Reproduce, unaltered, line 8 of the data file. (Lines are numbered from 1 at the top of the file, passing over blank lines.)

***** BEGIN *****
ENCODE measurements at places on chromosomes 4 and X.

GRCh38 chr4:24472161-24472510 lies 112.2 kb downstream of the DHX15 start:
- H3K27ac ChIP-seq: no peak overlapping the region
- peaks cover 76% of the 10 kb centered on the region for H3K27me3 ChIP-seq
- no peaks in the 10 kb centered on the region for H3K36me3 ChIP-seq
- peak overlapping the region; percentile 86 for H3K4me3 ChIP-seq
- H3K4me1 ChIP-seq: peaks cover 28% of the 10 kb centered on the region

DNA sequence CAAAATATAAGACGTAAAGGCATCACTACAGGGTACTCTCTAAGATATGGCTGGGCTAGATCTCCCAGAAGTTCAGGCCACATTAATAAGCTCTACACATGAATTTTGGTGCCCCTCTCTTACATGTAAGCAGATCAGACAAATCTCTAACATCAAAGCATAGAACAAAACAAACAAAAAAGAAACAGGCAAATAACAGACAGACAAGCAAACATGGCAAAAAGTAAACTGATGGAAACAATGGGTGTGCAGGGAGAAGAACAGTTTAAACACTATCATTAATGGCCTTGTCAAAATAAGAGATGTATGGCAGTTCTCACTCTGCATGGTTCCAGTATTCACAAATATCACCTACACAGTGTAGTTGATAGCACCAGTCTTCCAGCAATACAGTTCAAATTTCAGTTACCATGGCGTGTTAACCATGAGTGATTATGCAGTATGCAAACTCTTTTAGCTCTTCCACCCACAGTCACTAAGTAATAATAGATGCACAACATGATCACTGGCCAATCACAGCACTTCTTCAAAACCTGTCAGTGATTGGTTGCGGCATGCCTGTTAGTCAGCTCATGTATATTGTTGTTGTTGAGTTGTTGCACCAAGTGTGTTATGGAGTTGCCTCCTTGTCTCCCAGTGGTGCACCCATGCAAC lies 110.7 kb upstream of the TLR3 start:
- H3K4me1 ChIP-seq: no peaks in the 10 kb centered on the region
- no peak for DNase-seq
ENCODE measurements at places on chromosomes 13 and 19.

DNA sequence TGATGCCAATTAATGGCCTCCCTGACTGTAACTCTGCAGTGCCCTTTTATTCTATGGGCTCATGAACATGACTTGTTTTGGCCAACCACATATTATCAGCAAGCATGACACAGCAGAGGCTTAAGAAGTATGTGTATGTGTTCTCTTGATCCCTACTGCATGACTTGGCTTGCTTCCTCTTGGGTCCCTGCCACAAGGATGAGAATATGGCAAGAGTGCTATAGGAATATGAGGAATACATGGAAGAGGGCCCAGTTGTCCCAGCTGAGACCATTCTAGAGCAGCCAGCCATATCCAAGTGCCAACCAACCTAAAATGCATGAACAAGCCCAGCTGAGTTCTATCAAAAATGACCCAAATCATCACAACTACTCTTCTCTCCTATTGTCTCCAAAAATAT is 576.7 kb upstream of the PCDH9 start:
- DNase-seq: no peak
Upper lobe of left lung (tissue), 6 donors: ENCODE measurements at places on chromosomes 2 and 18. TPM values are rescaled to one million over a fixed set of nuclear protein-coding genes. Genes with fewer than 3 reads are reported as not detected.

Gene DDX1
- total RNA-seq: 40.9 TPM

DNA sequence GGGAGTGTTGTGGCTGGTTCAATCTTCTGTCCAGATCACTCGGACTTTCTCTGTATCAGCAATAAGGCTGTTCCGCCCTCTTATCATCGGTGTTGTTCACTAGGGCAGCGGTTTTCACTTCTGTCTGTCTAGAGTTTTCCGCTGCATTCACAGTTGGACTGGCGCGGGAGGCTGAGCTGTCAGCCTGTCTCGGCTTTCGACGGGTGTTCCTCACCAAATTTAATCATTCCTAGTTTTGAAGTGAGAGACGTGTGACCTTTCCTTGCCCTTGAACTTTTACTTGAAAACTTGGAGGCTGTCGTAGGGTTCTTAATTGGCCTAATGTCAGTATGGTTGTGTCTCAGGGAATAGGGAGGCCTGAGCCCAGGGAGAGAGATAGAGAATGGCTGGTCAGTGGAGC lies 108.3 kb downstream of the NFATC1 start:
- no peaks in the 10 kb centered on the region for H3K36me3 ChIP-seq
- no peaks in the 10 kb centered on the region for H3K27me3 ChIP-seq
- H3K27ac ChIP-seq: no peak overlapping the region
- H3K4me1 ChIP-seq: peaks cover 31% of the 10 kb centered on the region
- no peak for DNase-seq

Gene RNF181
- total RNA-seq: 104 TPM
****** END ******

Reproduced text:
DNA sequence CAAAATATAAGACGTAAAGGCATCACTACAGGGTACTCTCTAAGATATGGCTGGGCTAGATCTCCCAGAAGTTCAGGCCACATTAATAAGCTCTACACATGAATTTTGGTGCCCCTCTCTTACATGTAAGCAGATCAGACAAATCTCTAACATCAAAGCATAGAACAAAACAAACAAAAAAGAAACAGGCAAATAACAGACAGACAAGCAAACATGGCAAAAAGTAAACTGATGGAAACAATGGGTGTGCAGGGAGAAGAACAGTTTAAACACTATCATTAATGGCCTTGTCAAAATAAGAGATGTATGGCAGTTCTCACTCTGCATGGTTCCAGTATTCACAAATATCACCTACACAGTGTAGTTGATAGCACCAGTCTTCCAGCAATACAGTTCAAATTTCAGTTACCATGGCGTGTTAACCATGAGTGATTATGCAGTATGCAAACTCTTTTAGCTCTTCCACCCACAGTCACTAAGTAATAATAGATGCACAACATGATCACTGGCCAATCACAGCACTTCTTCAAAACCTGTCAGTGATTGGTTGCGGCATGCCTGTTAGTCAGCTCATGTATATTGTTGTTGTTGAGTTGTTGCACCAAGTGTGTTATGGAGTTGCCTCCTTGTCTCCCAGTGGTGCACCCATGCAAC lies 110.7 kb upstream of the TLR3 start: